Website Controls

    Additional "next PIN" for each transaction

    Challenge response

    Enter a PIN challenge based on dollar amounts to transfer

    The usual web security stuff - see OWASP for more

    Signing transactions with certificates and tokens

    Security Awareness

    Workstation security is paramount, firewalls, anti-spam, anti-malware, running as non-admin all assist in this process

    Some trojans imbedded into IE and pop-up boxes that sift the credentials upon the user typing in their banking website

    As you can there is so much you can do.
    Have fun!

    • Re:Bank Security (Score:2, Informative)

      by OP_Boot (714046)
      Out of all of your suggestions, only one - Signing transactions - will defeat a man-in-the-middle attack such as is described by the article.
    • A very good way to block man-in-the-middle attacks is one that has been
      described by another poster already, and which is in actual use by some
      banks: Introduce a second channel to verify the actual transactions. In
      the case described the bank simply sends a one-time pwd as an SMS to your
      cellphone, you have to enter the pwd to confirm the transaction. The
      attack used on Citibank customers (and my bank is using something similar)
      wouldn't work. With this method you won't need those very tedious
      systems where you h
      • This method was briefing covered on point #2 - challenge response..

        Unfortunately slashdot is not the avenue to discuss such matters as security, as it tends to be complex and depending on lots of factors.

        But yes SMS messaging is something that covers the "something you have" (token/mobile), along with "something you know" (password/pin).

  • Nothing surprising (Score:5, Interesting)

    by arivanov (12034) on Tuesday July 11, 2006 @06:04AM (#15696630) Homepage
    Nearly all US and UK Internet banking systems are susceptible to this.

    There is an easy fix for this as well - client side certificates. I have an account with a bank in an ex-eastern European country and they use it. Many scandinavian banks use that as well (with the certificate on a token or a smartcard).

    In order to authenticate the SSL handshake has to use both client side and server side certificates. After that the actual user id has to match the certificate one. A man in the middle cannot break through that because it will not have the private key from the user machine. From there on even if it can fake the bank interface to the user it cannot fake the user towards the bank. Game, set and match.

    The only reason for US and UK banks not to use it is outright incompetence. I remember trying to explain the concept of client side SSL certificates to one of the cretins who have implemented a well known UK bank Internet banking security subsystem. He could not grasp the concept. By the way - he now works in the "risk" (that is the way they like calling this now) department of another well known UK bank.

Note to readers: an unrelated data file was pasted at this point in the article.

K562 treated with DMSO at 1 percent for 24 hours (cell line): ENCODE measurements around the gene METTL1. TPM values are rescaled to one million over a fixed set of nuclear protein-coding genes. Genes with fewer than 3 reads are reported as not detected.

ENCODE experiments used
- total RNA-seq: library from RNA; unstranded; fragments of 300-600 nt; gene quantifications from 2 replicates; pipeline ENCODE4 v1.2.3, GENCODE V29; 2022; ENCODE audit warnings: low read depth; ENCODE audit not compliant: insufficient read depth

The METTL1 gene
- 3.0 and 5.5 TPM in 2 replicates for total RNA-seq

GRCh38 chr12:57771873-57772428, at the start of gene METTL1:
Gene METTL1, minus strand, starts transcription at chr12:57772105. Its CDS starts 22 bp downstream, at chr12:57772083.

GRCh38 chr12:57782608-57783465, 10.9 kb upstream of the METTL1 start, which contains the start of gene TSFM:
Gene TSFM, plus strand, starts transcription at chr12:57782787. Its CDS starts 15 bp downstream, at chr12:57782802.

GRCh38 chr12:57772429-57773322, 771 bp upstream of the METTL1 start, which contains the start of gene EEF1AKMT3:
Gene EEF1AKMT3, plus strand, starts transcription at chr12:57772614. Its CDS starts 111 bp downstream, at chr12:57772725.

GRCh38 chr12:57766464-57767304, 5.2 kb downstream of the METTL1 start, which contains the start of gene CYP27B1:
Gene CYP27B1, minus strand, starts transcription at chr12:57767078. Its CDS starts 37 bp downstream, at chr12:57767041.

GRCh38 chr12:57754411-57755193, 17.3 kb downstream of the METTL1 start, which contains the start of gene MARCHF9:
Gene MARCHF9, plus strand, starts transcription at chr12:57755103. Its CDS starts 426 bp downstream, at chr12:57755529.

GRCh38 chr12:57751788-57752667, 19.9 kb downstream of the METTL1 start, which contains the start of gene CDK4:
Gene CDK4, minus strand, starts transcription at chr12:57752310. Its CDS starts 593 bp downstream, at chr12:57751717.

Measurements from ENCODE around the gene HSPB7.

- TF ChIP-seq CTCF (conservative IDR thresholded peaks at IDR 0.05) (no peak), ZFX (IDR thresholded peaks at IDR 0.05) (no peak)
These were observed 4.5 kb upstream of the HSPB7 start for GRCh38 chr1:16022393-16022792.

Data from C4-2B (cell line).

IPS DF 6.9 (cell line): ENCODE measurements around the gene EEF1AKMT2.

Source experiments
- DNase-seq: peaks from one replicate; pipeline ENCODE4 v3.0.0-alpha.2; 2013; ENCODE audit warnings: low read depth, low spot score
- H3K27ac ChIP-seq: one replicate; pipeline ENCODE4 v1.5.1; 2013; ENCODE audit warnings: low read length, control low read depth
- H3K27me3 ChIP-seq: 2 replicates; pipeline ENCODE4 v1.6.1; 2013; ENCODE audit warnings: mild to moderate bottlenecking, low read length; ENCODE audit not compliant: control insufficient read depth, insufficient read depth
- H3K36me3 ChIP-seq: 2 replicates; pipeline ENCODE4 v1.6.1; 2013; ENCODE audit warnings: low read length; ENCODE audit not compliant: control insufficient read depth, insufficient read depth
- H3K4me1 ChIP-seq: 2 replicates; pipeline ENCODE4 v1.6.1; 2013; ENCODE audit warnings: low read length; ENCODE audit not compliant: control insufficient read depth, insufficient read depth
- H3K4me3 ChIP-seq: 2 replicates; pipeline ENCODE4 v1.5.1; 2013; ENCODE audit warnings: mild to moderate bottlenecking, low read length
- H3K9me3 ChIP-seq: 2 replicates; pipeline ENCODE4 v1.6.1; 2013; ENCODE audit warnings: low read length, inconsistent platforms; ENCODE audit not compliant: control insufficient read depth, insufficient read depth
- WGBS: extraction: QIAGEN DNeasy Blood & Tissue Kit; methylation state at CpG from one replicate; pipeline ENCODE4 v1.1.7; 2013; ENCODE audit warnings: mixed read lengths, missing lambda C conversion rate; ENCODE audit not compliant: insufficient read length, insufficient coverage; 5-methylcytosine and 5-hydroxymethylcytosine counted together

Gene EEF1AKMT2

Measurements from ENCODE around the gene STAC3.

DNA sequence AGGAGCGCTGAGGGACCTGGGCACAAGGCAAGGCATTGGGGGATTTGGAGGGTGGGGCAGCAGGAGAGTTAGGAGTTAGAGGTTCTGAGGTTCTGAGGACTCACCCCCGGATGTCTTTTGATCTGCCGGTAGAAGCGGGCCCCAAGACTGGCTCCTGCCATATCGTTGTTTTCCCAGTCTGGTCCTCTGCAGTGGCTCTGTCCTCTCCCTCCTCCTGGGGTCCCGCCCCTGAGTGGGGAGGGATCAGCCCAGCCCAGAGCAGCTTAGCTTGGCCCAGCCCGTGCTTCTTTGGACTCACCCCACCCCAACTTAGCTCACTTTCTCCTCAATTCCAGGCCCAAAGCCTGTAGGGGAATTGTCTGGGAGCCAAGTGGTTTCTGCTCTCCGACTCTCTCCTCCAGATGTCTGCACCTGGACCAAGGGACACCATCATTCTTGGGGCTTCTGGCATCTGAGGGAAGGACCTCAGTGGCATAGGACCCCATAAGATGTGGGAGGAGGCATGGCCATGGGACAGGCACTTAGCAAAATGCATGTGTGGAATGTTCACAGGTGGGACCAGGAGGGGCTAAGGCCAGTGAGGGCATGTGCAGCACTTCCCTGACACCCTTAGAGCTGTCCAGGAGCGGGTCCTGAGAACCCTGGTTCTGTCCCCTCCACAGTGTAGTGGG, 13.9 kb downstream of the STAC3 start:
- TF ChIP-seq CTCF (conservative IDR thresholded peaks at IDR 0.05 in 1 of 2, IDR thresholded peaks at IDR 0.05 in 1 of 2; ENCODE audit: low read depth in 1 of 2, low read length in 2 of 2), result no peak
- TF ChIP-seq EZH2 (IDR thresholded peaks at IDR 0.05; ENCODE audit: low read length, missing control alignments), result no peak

• If you require client-side certificates, you can't bank from any machine you want, only from a particular machine. Because in order to prevent man-in-the-middle attacks, your client certificate has to have the IP address of your machine in it.

      Actually, if your provider doesn't even assign static IPs, you can't really use client certificates at all.

      For me, the major takeaway from this is that a fool and his money are soon parted, no matter how much technology you try to use to prevent it. Or, another way, no
  • by wfberg (24378) on Tuesday July 11, 2006 @06:07AM (#15696633)
    Let's see

    1) the website is simply at another address, well-educated users will spot the lack of https and the different URL
    2) I have an account at postbank(.nl) which uses a password for logging in, and then additional codes for transactions. The password will only give you read only access.
    3) At this same bank, the transactions are verified by sending you a text-message; not the most secured channel, but the message doesn't just include a "transaction acceptance code", but also the amount of money being transferred. If something is amiss it's spotted easily through this second channel, beyong the phishers' control.
    4) Another bank, abnamro.nl, lists the IP number you were last logged in from on the welcome page.

    I feel that 1) could be attacked by phishers using malware, so that's no guarantee.
    Using the amount of money to be transferred as part of the challenge is trivial and should simply be implemented at first opportunity. One of citibank's problems is that they're using a token that simply displays a code, rather than a challenge response system; no way to enhance the challenge..
    Number 3) is also pretty neat. Reall, I don't care so much about my bankstatements per se that they need to be protected with two-factor authentication (though of course in the US, identity theft might make this more prudent). The ability to check my account without too much rigmarole is very user friendly.
    Number 4) would be neat, but also confusing to many users, especially those behind DHCP.

    Sum conclusion;
    use challenge response, with the amount to be transferred firmly embedded in the challenge, or communicated to the user out-of-bounds.
    • 1) well-educated users won't fall for phishing
      2) Citibank uses the system from vasco.com. So now I need to enter 3 passwords. 1 for the site, 1 for the machine and the nymber that the achines gives me. None can be the same like my pin number.
      3) In Belgium sending text messages is not cheap. I will be the one paying for it. No thanks.
      4) At Citibank you also get a popup from you last login. Like I ever looked at it or rememeberd when I did log in the last time and if this is correct.

      The problem is the man in
  • by Anonymous Coward
    Customer number + pin, then new code for every transaction. Been using it for years. Can't even login to the Sampo web-bank without these 3 things. They may grab my account number and pincode as much as they want cause, they're doing shit with those codes without my every-time-changing code. Welcome to Finland.